A witty and stylish lead actress of stage and screen, Russell tended to play successful career women who were skilled in repartee. She trained at the American Academy of Dramatic Arts, then began her stage career in her early '20s. She debuted onscreen in 1934 and immediately had a very busy film career. At first appearing in routine films, in the '40s she began to specialize in light, sophisticated comedies, for which she had a unique talent. In the '50s her career briefly declined and she went to Broadway, where she starred in three successful productions. One of these was Auntie Mame, later made into a film in which she reprised her stage role (1958). She went on to appear in a handful of films before she was struck by crippling arthritis. Known for her charity work, in 1972 she received the Jean Hersholt Humanitarian Award, a special Oscar. Russell received four Academy Award nominations during her career. She was married to producer Frederick Brisson. She authored an autobiography, Life is a Banquet.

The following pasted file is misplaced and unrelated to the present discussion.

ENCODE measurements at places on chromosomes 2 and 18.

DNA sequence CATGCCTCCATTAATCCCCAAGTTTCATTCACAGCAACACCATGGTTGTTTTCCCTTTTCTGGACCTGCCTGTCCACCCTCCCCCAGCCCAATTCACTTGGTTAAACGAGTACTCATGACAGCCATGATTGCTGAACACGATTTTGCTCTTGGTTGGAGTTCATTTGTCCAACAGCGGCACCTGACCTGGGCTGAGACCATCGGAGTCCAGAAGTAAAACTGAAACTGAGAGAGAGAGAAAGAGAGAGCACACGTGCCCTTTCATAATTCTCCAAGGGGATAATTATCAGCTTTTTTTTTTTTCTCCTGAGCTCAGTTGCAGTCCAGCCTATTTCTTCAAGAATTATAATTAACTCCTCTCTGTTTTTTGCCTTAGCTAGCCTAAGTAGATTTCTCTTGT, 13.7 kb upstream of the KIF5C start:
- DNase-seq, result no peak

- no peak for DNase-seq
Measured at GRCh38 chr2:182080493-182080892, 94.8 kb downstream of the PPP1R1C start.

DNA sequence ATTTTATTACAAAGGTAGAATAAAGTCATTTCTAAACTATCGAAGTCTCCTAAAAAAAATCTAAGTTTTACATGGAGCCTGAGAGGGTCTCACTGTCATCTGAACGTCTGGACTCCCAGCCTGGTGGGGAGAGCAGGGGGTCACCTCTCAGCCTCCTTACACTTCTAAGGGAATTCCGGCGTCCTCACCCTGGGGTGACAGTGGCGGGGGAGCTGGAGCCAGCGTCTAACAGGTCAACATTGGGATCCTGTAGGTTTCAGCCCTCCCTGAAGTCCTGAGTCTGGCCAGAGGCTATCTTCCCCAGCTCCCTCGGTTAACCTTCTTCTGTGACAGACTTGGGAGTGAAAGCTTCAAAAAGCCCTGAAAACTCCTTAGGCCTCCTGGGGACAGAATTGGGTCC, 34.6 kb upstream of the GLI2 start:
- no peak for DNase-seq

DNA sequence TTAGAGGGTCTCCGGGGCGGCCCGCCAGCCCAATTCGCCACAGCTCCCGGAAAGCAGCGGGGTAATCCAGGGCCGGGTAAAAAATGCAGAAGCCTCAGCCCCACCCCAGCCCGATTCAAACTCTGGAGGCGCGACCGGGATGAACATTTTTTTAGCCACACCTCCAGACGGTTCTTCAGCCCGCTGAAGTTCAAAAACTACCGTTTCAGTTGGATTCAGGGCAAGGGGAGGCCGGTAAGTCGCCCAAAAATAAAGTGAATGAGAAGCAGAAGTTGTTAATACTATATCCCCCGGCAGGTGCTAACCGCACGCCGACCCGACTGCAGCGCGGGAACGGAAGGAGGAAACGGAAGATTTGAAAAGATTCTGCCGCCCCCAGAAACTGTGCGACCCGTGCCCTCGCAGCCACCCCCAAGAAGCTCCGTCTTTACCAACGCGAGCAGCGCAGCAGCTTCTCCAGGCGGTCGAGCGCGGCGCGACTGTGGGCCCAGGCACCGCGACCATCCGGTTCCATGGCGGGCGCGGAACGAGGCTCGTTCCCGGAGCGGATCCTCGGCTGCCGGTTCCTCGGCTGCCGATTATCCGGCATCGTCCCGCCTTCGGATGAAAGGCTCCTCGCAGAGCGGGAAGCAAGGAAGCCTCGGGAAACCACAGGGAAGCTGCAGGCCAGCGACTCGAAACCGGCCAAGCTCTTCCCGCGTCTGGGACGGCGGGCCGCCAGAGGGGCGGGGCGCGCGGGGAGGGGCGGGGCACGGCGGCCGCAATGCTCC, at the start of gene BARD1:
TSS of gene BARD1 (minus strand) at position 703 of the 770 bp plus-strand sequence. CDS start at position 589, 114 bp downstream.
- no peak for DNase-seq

- Primarily known for playing fast-talking, wisecracking career women in 1930s and '40s comedies.
- Her father named her after a ship called the S.S. Rosalind.
- Cary Grant was best man at her wedding to Frederick Brisson.
- The title of her 1977 autobiography, Life Is a Banquet, is taken from a line in the film Auntie Mame ("Life is a banquet, and most poor suckers are starving to death.").